The NCAA reinforced its guidelines on coaches using brutal workouts as punishments in the aftermath of the death of Jordan McNair, a Maryland football player who collapsed on the practice field and died two weeks later in June 2018.
ESPN reported after McNair’s death that a “toxic” culture existed within the Maryland football program under then-coach D.J. Durkin.
An independent investigation released in September 2018 found players who were late or missed workouts were forced to do “Jesus Walks,” where players had to use a stair stepper for up to “one hour with a PVC pipe across their shoulders.”
“These college football programs are cash cows but operate with very little oversight on how they are managed on a day-to-day basis,” Hassan Murphy, the McNair family lawyer, said when asked if player safety has improved in college sports since McNair’s death. “It’s never just one incident. It takes time for things to take hold.
“Given how much authority and power coaches have, there still needs to be safeguards in place to make sure players are safe and treated humanely.”
Former players told FOS that they were pressured to return from injury when they weren’t ready and alleged that Fleck influenced the treatment of players.
Spann-Ford, Minnesota’s wide receiver Chris Autman-Bell and defensive back Tyler Nubin were made available to reporters on Thursday.
Nubin was among the current Minnesota players who took to Twitter to criticize the FOS report and posted, “This program is not for everyone.”
“It’s not for guys that don’t like to work hard, don’t like to be held accountable, don’t like to go the extra mile,” Nubin said on Thursday. “It’s not for guys that want to skate through and just play football.”
Autman-Bell said that stories with similar sets of facts come out “this time every year.”
Fleck appeared to blame the allegations on those who spoke to FOS, even though most of the players who came forward left on their own accord.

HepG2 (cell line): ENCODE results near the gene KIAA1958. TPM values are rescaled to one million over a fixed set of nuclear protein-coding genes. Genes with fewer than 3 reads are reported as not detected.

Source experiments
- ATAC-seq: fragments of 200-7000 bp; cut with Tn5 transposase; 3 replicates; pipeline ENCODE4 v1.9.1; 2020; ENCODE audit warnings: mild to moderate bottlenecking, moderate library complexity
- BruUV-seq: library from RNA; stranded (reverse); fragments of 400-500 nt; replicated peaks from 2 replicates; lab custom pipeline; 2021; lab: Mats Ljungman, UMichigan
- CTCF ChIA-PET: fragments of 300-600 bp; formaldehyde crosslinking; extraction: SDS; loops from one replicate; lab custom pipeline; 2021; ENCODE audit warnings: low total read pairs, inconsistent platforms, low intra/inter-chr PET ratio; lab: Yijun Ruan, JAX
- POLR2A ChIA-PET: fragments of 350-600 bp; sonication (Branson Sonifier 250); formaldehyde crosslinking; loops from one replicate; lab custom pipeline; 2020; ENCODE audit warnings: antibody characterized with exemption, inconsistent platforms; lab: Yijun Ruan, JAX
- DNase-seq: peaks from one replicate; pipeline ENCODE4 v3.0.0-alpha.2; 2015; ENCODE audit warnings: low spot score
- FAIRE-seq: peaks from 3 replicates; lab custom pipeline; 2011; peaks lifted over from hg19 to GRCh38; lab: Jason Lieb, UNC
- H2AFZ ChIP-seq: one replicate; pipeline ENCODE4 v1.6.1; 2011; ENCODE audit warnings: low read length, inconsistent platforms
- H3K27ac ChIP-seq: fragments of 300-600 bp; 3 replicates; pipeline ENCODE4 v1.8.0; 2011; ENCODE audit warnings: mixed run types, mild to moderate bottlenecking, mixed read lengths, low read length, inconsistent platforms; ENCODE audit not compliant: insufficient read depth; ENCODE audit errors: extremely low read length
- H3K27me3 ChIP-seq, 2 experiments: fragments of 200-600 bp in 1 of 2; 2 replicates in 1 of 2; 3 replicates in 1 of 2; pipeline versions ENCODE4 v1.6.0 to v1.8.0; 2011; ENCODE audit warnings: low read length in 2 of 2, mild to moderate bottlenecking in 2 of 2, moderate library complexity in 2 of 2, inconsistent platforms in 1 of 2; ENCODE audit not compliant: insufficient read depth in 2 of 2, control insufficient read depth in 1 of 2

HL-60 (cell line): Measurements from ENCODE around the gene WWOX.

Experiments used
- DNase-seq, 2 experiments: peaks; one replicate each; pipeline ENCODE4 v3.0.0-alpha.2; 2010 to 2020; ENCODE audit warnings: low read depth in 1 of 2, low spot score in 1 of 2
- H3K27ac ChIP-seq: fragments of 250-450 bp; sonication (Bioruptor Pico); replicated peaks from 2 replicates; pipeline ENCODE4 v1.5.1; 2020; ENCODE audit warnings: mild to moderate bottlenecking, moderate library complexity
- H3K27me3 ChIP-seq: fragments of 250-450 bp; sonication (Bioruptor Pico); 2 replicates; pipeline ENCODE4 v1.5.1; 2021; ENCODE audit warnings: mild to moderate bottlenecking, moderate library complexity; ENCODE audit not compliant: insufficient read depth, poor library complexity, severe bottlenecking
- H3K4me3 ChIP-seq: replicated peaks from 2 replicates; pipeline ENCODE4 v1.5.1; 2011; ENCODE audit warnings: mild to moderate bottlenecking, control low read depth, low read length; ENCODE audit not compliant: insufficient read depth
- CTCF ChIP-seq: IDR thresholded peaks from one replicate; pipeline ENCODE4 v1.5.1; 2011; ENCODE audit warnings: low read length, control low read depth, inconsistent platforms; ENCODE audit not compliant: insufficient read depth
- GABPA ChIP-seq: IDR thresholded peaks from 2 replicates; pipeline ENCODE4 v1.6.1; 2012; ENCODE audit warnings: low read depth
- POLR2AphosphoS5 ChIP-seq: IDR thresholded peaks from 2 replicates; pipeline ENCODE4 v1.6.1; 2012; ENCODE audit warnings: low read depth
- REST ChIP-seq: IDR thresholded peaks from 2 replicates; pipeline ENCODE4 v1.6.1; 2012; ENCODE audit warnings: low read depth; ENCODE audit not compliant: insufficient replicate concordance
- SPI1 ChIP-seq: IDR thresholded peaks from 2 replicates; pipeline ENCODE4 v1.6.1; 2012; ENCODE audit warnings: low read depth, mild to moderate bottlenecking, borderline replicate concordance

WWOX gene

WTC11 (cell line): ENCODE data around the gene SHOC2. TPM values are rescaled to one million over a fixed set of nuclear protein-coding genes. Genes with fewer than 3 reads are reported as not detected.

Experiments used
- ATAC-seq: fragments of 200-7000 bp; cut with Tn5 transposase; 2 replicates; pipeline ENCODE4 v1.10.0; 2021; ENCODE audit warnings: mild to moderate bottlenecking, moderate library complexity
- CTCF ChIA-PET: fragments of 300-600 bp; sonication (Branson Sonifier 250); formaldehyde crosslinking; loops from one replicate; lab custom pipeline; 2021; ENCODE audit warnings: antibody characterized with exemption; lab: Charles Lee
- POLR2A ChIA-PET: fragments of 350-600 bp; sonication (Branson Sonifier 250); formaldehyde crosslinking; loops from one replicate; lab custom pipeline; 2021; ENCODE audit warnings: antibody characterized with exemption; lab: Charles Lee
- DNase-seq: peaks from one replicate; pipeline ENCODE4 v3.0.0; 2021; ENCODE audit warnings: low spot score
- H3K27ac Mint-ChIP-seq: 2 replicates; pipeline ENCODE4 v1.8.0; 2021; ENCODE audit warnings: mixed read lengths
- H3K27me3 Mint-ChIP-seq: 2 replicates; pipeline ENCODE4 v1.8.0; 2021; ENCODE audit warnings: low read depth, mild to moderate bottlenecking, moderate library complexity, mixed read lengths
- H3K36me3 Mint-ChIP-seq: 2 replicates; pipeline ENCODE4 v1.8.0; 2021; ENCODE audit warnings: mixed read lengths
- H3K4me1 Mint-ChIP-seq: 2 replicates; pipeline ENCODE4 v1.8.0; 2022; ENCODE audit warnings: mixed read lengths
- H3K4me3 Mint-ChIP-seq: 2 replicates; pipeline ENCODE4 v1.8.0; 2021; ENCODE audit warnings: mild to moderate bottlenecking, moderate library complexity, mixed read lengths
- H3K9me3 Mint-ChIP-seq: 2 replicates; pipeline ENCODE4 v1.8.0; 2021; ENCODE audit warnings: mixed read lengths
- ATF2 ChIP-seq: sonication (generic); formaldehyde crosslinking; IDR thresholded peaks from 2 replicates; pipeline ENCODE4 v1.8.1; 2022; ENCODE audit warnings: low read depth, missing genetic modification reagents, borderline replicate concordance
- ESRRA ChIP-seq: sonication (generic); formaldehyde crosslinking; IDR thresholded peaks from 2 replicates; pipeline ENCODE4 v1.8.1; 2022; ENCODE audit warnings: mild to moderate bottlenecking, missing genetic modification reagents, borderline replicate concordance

“The majority of the players who have been removed in the program or who might not have done the right things in the program, and those are hard decisions you have to make as a leader,” Fleck said. “I haven’t seen many players who’ve been removed from the football team who leave happy.
“You know, I mean, college football doesn’t promise happiness.”
The latest former player to talk to FOS gave his view on why more players haven’t come forward.
“There is a silent majority of players who feel this way and have seen this stuff,” the former player said. “We just are tired of seeing Gophers fans reading these stories and dismissing it because he won football games. We are not just former disgruntled players, we are trying to tell you what actually happens, but no one wants to listen.
“This stuff is real. If former players or coaches deny anything that has been stated here, they are simply lying through their teeth or weren’t there when it happened. I just want parents to really know what they are sending their sons into because I don’t want to see any more young athletes go through what we went through. That is not how football programs should be run.”